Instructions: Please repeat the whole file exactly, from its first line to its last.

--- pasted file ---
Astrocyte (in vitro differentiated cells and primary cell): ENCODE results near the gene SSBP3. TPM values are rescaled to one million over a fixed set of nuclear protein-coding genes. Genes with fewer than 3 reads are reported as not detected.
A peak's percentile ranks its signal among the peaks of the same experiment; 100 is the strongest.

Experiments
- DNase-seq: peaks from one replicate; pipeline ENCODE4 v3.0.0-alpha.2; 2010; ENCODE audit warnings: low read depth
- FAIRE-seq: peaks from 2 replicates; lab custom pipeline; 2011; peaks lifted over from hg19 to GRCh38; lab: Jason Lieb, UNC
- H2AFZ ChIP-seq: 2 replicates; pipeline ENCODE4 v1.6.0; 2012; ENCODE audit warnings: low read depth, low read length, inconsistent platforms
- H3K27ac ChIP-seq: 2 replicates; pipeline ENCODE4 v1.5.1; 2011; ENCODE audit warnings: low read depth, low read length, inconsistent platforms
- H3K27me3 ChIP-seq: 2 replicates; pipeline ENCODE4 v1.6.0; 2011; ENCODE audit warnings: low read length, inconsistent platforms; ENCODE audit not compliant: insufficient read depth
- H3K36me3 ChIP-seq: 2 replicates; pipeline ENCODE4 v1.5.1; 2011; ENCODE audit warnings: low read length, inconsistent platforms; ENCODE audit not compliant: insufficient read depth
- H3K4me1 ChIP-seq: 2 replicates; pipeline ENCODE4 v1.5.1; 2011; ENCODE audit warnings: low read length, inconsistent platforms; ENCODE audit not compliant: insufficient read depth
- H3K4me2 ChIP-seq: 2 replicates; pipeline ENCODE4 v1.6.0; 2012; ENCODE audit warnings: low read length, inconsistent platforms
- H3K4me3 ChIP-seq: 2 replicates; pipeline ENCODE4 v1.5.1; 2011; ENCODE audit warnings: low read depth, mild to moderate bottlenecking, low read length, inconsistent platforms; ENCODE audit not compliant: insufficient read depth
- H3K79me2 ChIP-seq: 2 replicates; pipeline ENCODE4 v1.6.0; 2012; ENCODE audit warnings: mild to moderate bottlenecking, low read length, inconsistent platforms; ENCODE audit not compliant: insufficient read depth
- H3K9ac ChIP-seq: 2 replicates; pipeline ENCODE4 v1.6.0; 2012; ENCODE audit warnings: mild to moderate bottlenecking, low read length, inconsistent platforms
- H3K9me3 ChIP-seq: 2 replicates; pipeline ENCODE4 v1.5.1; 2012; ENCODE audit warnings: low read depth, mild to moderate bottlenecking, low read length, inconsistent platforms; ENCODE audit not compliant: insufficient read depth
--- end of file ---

Astrocyte (in vitro differentiated cells and primary cell): ENCODE results near the gene SSBP3. TPM values are rescaled to one million over a fixed set of nuclear protein-coding genes. Genes with fewer than 3 reads are reported as not detected.
A peak's percentile ranks its signal among the peaks of the same experiment; 100 is the strongest.

Experiments
- DNase-seq: peaks from one replicate; pipeline ENCODE4 v3.0.0-alpha.2; 2010; ENCODE audit warnings: low read depth
- FAIRE-seq: peaks from 2 replicates; lab custom pipeline; 2011; peaks lifted over from hg19 to GRCh38; lab: Jason Lieb, UNC
- H2AFZ ChIP-seq: 2 replicates; pipeline ENCODE4 v1.6.0; 2012; ENCODE audit warnings: low read depth, low read length, inconsistent platforms
- H3K27ac ChIP-seq: 2 replicates; pipeline ENCODE4 v1.5.1; 2011; ENCODE audit warnings: low read depth, low read length, inconsistent platforms
- H3K27me3 ChIP-seq: 2 replicates; pipeline ENCODE4 v1.6.0; 2011; ENCODE audit warnings: low read length, inconsistent platforms; ENCODE audit not compliant: insufficient read depth
- H3K36me3 ChIP-seq: 2 replicates; pipeline ENCODE4 v1.5.1; 2011; ENCODE audit warnings: low read length, inconsistent platforms; ENCODE audit not compliant: insufficient read depth
- H3K4me1 ChIP-seq: 2 replicates; pipeline ENCODE4 v1.5.1; 2011; ENCODE audit warnings: low read length, inconsistent platforms; ENCODE audit not compliant: insufficient read depth
- H3K4me2 ChIP-seq: 2 replicates; pipeline ENCODE4 v1.6.0; 2012; ENCODE audit warnings: low read length, inconsistent platforms
- H3K4me3 ChIP-seq: 2 replicates; pipeline ENCODE4 v1.5.1; 2011; ENCODE audit warnings: low read depth, mild to moderate bottlenecking, low read length, inconsistent platforms; ENCODE audit not compliant: insufficient read depth
- H3K79me2 ChIP-seq: 2 replicates; pipeline ENCODE4 v1.6.0; 2012; ENCODE audit warnings: mild to moderate bottlenecking, low read length, inconsistent platforms; ENCODE audit not compliant: insufficient read depth
- H3K9ac ChIP-seq: 2 replicates; pipeline ENCODE4 v1.6.0; 2012; ENCODE audit warnings: mild to moderate bottlenecking, low read length, inconsistent platforms
- H3K9me3 ChIP-seq: 2 replicates; pipeline ENCODE4 v1.5.1; 2012; ENCODE audit warnings: low read depth, mild to moderate bottlenecking, low read length, inconsistent platforms; ENCODE audit not compliant: insufficient read depth